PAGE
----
6 Major 'Grey's Anatomy' Characters Who Need To Just Leave The Show Already

ABC/Mitch Haaseth

There is a lot of dead weight that could be trimmed from Grey's Anatomy these days. Somehow new characters continue to be funneled into the narrative — there are interns galore — while those who are staples of the show are tossed aside or simply neglected until their arcs are too convoluted or too far in the past to really care about. As a result, here are all the characters who should leave Grey's Anatomy in Season 14.

Of course, some faves are already exiting the show following this season. April and Arizona (actors Sarah Drew and Jessica Capshaw, respectively) are being written out of the show, to the dismay and anger of plenty of longtime fans. And, while the show has long sustained the loss of substantive figures — plenty of secondary characters, as well as primary characters with dead plotlines, will likely still be roaming Grey Sloan Memorial Hospital for years to come.

It's a frustrating pattern, but one that the show seems to have been following these past few years. The sheer number of characters that Grey's Anatomy tries to accommodate has lent to fumbled twists and turns, as well as plotlines that are difficult to become invested in as a viewer. Some characters are best left behind, not because they are, by nature, useless or uninteresting, but because their potential hasn't been fully realized — or they've long been stuck in cyclical plots — and it's time to cut them loose.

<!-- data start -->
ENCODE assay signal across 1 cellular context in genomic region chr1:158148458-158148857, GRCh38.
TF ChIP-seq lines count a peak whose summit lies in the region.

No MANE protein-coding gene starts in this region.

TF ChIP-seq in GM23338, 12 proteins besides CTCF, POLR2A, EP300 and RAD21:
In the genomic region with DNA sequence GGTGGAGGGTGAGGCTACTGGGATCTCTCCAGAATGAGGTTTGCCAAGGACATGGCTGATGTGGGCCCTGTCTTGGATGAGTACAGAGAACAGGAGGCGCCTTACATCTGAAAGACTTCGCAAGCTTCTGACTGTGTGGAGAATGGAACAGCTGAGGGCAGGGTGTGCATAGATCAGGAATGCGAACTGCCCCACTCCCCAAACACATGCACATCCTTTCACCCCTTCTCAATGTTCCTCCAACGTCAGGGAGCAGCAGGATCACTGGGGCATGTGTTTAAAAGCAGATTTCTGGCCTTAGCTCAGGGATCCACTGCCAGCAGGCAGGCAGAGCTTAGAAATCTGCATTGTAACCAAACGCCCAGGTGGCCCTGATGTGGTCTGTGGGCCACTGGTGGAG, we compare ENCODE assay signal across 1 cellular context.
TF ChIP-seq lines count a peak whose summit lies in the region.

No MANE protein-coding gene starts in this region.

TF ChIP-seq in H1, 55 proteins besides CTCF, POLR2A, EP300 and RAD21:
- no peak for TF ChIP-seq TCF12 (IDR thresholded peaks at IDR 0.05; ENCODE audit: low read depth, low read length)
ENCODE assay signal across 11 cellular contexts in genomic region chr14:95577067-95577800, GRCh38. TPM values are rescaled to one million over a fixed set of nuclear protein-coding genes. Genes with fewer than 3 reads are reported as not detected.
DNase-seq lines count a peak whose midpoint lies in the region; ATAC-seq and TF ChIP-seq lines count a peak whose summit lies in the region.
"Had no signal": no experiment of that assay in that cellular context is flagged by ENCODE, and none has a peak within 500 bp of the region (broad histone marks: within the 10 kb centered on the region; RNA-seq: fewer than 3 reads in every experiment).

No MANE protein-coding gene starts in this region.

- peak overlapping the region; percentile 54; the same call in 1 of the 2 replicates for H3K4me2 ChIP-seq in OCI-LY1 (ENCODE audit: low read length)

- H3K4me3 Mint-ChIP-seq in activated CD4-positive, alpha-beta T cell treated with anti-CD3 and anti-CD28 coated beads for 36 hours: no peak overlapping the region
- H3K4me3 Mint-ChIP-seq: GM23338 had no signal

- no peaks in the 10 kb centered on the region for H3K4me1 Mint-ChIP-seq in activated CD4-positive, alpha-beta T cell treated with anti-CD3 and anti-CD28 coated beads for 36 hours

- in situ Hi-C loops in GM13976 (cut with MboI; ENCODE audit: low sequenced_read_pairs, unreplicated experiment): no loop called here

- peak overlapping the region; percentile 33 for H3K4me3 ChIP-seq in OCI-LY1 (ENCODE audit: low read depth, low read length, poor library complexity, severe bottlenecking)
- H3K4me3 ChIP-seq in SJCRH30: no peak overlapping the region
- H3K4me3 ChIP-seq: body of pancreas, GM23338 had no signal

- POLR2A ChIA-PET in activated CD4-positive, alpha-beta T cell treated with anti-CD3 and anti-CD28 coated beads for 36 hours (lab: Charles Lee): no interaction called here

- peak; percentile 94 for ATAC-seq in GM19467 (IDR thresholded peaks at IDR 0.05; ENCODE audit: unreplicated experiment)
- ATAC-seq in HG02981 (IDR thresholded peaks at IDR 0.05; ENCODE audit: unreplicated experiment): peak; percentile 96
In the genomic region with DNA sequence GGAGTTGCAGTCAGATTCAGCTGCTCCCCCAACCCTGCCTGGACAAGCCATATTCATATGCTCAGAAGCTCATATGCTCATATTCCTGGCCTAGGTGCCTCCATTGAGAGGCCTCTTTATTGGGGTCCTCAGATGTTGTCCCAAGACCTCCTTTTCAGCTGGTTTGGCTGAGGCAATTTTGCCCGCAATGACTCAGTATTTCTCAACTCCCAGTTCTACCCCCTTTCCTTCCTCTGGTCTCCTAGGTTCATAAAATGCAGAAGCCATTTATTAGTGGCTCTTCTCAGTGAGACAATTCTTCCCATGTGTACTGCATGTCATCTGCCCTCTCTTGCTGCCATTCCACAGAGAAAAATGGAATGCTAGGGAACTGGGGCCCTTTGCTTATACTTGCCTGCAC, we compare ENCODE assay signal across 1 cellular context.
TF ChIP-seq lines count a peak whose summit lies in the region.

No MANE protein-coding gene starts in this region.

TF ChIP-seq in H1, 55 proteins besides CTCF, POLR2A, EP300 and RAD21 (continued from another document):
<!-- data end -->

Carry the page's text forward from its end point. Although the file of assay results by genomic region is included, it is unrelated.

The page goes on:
ABC/Mitch Haaseth

Carina flew into Grey Sloan like a hurricane, stirring things up and offering the first compelling love interest for Arizona that the show had seen in a while, and her research on the female orgasm was reminiscent of the studies and research that made some of the earlier Grey's seasons so interesting. But, as Arizona mentioned last week, apparently Carina's work is almost done — that kind of sucks, as viewers were teased with this incredibly unique trial and were only able to see glimpses of it over a couple weeks.

And if Arizona is leaving, why would Carina stick around? She had a random fling with Owen that's since been long forgotten — as so many things are on this show — and recently fought with Andrew, her brother, but we know so little about their relationship that it's hard to care much about where they stand. Carina has so much potential as a character, but if the writers won't give her more than one night stands and dead-end storylines, it's better to gracefully let her go.

ABC/Mitch Haaseth

Andrew's main love interest, Bello the intern, zipped off to Switzerland last week to avoid deportation and work with Cristina Yang, and, without her, it's unclear what he's left to do. He had a brief relationship with Maggie that went nowhere, and his skills as a surgeon haven't really been explored to their full potential. The conflict with Alex — you know, the one that nearly had earth-shattering consequences — has been all but forgotten, as the two of them haven't shared any noticeable screentime in weeks.